Escape room

Using VR in the Escape Room Business

From their humble beginnings as a game for a group of close friends in Tokyo, to the huge business that escape room games have become, they are evolving as time passes. The newest ingredient is playing the games via virtual reality (VR)...

From their humble beginnings as a game for a group of close friends in Tokyo, to the huge business that escape room games have become, they are evolving as time passes. The newest ingredient is playing the games via virtual reality (VR). Because this requires physical headsets, it still needs a common space to play, unlike the much more common online escape room games which can be played on your laptop or mobile device whilst seated on your sofa at home. But VR does offer some benefits over real-life bricks and mortar games. For a start, it reduces costs, yet improves the scalability of the business, as well as increasing the different types of game scenarios. But there are some hidden negatives which we’ll look into in more depth here.

Managing Business and Player Expectations

We all have an idea of what an escape room is and how we should go about playing in it. But VR offers a different experience. As a business owner, you’ll need to understand the difference between the two. Keep in mind that VR for escape rooms is a relatively new process and it’ll take some time for the public to fall into line and start taking it seriously. For many customers, it’ll be their first time playing any game, let alone an escape room game using this new technology. All the ins and outs must be carefully explained to keep any higher expectations in check. As you well know, the idea is to under-promise but over-deliver.

A good idea is to provide as much information as you can on your escape room business website. This should include Youtube videos which will give as close as is possible, the same experience a player would get when immersed in the gameplay. This will hopefully ensure that your customers have a better idea of exactly what they’re signing up for and will help allay any feelings of disappointment.

Maintain Hygiene

This is the number one priority. As materials are shared, please ensure that they are thoroughly wiped down with anti-bacterial wipes after each game. The same goes for headsets, ear-pieces, and all items that the customer can lay his hands on.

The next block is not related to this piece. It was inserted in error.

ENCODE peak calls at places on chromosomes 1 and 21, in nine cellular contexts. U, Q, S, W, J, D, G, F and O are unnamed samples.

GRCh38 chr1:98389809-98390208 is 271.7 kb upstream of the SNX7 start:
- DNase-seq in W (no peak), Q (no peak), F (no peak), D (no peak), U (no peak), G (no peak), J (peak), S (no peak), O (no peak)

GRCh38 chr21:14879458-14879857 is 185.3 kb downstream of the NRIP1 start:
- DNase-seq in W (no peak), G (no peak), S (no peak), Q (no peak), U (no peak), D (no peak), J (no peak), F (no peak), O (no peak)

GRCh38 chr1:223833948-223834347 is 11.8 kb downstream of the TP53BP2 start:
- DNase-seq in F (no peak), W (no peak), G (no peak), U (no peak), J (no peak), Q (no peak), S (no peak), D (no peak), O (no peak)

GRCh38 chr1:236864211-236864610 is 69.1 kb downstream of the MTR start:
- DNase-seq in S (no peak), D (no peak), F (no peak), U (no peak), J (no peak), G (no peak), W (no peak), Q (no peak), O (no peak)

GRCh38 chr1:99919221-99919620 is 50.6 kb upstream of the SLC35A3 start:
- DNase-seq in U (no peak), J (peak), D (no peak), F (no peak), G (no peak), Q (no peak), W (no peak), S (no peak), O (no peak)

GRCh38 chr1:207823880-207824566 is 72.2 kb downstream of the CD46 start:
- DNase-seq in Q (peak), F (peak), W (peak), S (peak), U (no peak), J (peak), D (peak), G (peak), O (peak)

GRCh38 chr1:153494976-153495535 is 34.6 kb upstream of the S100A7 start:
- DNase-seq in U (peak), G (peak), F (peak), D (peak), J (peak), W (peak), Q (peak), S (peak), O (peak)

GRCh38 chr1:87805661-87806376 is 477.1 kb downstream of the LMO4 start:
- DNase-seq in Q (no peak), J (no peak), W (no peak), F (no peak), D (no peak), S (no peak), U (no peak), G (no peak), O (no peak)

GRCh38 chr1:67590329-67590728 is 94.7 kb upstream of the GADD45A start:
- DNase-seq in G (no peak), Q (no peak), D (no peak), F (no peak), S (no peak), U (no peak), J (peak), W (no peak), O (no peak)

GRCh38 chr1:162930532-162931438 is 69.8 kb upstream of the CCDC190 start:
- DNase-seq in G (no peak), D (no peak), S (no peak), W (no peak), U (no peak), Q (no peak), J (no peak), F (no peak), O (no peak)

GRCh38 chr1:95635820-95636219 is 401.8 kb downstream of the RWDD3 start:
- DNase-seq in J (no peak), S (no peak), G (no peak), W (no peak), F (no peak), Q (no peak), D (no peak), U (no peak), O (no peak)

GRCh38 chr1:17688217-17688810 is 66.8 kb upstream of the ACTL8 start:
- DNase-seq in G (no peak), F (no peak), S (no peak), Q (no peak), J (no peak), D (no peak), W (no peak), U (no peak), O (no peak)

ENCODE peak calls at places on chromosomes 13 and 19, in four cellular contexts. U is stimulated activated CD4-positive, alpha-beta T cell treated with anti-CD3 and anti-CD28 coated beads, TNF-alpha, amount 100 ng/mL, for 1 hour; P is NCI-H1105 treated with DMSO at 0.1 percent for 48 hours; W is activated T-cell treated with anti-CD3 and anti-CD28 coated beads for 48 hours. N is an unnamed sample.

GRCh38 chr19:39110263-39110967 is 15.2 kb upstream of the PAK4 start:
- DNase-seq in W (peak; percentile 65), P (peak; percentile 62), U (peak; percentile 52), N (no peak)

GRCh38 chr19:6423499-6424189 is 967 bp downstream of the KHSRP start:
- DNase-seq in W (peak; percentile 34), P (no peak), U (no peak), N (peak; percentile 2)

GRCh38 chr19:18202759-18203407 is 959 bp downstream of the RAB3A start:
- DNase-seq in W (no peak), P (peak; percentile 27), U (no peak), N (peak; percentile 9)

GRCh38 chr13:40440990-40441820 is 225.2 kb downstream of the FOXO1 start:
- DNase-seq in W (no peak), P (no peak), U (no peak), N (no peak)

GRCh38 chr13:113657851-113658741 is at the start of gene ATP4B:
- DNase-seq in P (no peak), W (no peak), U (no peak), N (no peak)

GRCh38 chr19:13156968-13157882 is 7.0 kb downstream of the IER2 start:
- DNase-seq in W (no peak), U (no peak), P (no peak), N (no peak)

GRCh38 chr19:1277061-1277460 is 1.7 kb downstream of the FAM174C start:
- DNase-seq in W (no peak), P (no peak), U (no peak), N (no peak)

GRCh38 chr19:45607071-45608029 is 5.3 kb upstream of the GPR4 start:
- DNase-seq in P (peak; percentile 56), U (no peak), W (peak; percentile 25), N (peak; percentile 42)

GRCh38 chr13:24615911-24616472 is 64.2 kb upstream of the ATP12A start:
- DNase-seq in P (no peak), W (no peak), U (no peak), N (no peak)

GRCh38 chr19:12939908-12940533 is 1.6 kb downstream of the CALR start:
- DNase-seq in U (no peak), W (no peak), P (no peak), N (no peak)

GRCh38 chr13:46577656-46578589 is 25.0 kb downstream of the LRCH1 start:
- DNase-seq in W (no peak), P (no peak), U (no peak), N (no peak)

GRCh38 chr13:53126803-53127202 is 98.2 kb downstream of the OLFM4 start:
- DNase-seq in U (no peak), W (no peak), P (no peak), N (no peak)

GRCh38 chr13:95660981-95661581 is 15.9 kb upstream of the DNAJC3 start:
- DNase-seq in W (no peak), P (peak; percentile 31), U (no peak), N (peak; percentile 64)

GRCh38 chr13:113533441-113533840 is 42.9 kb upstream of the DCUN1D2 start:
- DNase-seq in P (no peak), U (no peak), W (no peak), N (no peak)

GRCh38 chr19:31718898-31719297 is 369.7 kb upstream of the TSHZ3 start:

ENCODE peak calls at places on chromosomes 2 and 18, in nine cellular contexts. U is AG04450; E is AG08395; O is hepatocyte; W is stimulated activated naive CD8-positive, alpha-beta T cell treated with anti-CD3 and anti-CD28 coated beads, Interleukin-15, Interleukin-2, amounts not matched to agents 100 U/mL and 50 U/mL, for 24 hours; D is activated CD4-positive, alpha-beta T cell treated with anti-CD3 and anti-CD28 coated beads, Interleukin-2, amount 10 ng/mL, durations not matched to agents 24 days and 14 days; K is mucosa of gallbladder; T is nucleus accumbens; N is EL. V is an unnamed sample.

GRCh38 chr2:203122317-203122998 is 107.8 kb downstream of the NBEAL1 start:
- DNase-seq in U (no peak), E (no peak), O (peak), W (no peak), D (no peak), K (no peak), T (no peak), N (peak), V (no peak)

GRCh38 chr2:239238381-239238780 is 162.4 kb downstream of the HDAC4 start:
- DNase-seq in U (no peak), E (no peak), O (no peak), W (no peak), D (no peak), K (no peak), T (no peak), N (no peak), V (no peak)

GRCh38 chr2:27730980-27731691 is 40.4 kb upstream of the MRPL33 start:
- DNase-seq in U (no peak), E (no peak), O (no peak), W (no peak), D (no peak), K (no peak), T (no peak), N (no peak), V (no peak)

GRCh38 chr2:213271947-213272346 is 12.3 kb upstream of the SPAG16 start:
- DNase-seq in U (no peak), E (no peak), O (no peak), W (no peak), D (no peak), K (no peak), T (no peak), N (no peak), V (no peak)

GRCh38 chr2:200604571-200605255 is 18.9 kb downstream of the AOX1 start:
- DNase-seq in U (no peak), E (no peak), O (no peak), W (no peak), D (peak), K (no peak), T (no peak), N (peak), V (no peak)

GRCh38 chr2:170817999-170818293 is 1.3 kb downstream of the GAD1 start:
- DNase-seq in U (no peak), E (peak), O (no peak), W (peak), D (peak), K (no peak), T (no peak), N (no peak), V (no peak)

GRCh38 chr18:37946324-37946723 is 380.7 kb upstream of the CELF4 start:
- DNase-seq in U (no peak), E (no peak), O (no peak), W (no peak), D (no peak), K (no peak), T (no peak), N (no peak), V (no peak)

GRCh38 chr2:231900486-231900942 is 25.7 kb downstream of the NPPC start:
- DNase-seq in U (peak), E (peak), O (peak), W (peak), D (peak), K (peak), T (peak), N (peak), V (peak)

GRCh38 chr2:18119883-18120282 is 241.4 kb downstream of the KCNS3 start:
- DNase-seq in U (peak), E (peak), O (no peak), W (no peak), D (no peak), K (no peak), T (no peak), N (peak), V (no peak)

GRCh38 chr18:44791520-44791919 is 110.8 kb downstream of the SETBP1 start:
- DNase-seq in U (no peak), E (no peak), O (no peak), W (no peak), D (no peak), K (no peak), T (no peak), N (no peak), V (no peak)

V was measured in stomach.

This refers to the “motion sickness” that can affect users of the VR equipment. Not everyone will feel bad but there are some things that you can do to mitigate the effects. The first is to maintain the room temperature between 18 - 22 degrees C. Also note that eating unhealthy foods before playing on a VR headset will also cause kinetosis. Being drunk is another no-no, but then again you should never have a drunk playing in an escape room. 
It’s important to ask beforehand as to whether any of the players suffer from kinetosis. We suggest that you don’t use the word “sick” or describe the illness as a “sickness” as this creates a negative automatic reaction in some players. If you do have a player who’s feeling the effects of kinetosis, then ensure that they are feeling comfortable and make sure that they know to let the game master know, as soon as they start to feel unwell. If a player is too unwell to continue, then make sure that they are well looked after. It’ll show up at some point in the feedback  after they leave.

Marketing VR

Many escape rooms make the mistake of thinking that advertising using the VR as the selling point is all there is to do. Just the technology should be enough to bring the customers in through the door. But that’s not the main reason why people visit an escape room. You should concentrate on selling the reasons why people love these games. That means focusing on the fun element, the teamwork, the socializing, and the triumph of victory over all the odds. Remember that as a business owner, you’re selling the experience. Not the product. If you keep this fact in the front of your mind, then you’ll do well. 

Remove Obstacles

If you’re ever had the pleasure of witnessing a group of players, all with VR headsets and playing any game, it’s both hilarious and slightly nerve-racking, as they all stumble around the room crashing into each other and the furniture. So, we suggest that you remove anything that might get in the way. Keep the floor space as clear of objects as possible. There needs to be an employee present at all times. And they need to be monitoring the game, not playing on their phones. This will help reduce the risk of any players getting injured. 

We’re going to assume that at least one person under your employ who's at the room will know First Aid. This will help ensure that if anyone falls or receives any sort of injury, there’s practical help at hand.

Conclusion: Using VR in The Escape Room

This is a brief list of more negative things you’ll need to keep in mind should you wish to embark on the VR route. But the upsides do outweigh any negatives. There’s a reason why so many escape room games are beginning to invest in VR technology. It all comes down to profit. 
Without a doubt, VR is coming. As an escape room business owner, you’d better be ready or the competition will already be way out in front of you before you even start looking into VR games and equipment. On the whole, all the issues that we mentioned can be easily overcome with just a bit of planning. We suggest that you start making the effort to look into incorporating VR games into your escape room business right now. Everyone else is!

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